This is real topiary. It clips beautifully - green and dense and tough. The more you clip them, the better they look. As with all topiary, don't allow them to flower - just keep clipping. The trouble with flowers is they fade and then the black berries develop and then the birds eat the black berries and by autumn your lovely piece of topiary looks like a gigantic moth has munched it. Flowers and topiary are inimical. Having said that, if you want them to flower, they will. Prodigious quantities of fragrant little white flowers in early summer.
It's an evergreen Privet and seems prey to few pests and diseases. A very cold winter might cause some of the leaves to drop but they recover in the spring.
Propagated by cuttings.
When clipping several plants with the same tool, have a bucket containing a 5% bleach solution and swish your blades around for 30 seconds between plants to sterilise them. This will help avoid the chance of cross contamination of disease.
As with all woody plants, plant high, exposing as much of the taper at the base of the trunk as possible. allowing soil to accumulate round the base of a tree or shrub can be fatal.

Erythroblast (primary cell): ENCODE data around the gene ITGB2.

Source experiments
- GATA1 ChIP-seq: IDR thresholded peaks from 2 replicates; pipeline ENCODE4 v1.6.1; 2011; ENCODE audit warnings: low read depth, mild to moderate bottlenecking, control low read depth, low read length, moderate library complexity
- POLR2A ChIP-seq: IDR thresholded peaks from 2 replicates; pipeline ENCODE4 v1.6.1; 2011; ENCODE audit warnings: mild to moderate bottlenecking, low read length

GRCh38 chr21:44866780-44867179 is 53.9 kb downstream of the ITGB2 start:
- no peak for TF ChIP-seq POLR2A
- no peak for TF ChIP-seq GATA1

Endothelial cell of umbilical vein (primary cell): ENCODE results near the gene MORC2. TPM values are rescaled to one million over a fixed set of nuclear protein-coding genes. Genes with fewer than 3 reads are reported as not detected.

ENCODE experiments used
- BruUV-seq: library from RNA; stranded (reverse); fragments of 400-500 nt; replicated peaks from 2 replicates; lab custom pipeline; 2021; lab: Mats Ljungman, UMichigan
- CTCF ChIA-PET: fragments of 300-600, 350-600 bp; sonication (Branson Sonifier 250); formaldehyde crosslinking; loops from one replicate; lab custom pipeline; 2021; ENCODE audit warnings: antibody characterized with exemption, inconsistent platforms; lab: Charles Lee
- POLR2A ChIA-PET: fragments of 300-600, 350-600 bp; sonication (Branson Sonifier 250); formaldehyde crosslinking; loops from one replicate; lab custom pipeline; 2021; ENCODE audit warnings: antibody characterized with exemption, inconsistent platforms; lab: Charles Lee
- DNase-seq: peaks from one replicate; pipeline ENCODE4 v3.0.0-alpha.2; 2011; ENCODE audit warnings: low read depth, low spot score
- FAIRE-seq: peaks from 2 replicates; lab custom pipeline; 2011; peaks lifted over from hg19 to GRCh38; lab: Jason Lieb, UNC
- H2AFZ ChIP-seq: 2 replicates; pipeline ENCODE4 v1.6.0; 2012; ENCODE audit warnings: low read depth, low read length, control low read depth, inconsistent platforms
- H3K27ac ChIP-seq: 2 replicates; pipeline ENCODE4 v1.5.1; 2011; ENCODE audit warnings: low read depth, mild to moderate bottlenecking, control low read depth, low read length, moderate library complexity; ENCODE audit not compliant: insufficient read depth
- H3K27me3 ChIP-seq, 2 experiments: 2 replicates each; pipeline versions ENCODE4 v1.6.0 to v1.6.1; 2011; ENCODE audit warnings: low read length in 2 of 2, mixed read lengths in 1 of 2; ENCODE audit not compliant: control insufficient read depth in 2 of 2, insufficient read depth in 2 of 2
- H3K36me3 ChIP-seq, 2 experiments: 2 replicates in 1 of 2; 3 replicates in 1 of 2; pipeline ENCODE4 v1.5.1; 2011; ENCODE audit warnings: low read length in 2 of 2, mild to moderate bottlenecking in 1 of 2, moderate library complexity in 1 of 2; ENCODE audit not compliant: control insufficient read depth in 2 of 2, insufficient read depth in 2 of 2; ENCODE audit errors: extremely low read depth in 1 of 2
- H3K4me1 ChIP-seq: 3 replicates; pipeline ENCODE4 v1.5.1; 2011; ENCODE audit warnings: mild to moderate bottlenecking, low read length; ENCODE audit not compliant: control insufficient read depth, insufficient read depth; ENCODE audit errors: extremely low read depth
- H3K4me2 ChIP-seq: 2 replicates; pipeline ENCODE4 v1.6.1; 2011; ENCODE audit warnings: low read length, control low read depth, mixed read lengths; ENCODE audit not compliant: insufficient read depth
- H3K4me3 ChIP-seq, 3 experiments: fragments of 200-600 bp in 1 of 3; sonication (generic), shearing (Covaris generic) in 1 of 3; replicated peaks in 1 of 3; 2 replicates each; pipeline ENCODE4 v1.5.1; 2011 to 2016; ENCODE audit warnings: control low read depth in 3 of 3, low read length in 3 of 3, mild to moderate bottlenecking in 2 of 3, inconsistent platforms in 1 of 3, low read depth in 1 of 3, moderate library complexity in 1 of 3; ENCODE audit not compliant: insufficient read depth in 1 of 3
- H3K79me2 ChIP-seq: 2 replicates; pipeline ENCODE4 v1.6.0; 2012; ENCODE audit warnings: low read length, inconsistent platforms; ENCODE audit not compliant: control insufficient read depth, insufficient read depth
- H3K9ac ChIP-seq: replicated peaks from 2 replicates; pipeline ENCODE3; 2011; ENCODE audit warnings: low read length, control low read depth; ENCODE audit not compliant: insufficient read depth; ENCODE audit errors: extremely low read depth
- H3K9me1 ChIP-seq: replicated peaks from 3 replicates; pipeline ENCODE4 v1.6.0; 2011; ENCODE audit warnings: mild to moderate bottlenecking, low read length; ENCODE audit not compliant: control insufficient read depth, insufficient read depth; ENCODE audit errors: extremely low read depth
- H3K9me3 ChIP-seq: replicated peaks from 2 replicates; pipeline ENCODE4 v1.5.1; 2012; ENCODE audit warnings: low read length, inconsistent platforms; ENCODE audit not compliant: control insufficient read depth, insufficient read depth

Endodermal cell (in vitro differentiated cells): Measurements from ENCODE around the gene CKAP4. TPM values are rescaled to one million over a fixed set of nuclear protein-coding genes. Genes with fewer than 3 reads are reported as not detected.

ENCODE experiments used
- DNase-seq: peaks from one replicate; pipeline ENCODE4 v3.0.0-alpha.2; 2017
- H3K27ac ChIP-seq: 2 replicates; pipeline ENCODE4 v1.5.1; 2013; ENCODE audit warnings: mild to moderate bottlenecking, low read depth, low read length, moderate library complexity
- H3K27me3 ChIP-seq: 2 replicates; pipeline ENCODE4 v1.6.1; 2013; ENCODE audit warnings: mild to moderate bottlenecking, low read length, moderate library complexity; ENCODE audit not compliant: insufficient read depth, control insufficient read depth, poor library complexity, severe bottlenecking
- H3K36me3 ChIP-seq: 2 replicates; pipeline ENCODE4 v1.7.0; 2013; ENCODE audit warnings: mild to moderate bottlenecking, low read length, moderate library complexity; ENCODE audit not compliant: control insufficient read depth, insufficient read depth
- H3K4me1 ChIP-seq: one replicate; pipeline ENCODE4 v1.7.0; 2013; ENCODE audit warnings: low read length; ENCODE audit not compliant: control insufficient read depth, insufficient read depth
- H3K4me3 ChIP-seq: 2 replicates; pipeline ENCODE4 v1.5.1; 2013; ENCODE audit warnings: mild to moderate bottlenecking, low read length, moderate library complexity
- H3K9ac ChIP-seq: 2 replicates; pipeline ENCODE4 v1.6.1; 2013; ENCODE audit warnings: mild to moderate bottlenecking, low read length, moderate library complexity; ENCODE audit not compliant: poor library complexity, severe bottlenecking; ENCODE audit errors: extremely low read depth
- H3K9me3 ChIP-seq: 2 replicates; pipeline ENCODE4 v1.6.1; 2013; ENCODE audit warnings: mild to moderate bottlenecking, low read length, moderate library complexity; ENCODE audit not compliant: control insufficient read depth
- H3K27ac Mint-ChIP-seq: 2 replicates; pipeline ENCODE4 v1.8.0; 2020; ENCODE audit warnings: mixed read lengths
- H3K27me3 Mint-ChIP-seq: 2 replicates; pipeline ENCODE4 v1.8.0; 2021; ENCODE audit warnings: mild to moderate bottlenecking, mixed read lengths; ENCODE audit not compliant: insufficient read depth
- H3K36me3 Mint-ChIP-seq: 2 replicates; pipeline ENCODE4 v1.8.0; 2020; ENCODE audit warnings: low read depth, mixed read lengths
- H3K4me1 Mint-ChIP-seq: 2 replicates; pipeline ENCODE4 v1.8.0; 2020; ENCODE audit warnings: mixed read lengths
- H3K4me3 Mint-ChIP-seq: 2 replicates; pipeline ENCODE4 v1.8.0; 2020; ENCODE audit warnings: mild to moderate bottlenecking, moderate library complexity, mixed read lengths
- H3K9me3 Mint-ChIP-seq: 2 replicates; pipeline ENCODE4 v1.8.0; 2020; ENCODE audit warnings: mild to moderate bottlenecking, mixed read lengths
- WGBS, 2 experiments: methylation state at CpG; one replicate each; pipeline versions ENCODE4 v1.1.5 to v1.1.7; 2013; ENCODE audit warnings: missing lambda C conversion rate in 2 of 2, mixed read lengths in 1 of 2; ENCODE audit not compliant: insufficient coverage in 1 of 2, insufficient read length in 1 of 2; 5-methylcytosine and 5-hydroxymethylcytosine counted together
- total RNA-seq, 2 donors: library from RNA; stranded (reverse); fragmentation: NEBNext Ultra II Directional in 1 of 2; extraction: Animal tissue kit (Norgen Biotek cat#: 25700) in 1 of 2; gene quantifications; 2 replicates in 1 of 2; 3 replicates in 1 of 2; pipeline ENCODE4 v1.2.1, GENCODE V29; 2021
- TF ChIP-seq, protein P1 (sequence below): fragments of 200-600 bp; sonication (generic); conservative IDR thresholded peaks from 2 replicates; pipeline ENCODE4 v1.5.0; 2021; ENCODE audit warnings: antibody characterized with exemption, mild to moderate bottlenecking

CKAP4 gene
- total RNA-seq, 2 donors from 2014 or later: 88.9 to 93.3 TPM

IF IT HAS AN AMBER TRAFFIC LIGHT
Hardy in the Home Counties if sensibly sited (avoiding severe frost pockets, for example). Many Amber Labelled Plants are from cuttings from well-established plants that have survived many harsh winters in the South-East.
This is only meant as a guide. Please remember we're always on hand to give advice about plants and their frost hardiness.
Please remember that these coloured labels are only a rough guide.
General Point about Plant Hardiness: The commonly held belief that it's better to 'plant small' is perfectly true with herbaceous plants, but not necessarily true with woody plants. They need some 'wood' on them to survive severe cold - so plants of marginal hardiness in very cold areas should really be planted LARGER, rather than smaller, wherever possible.
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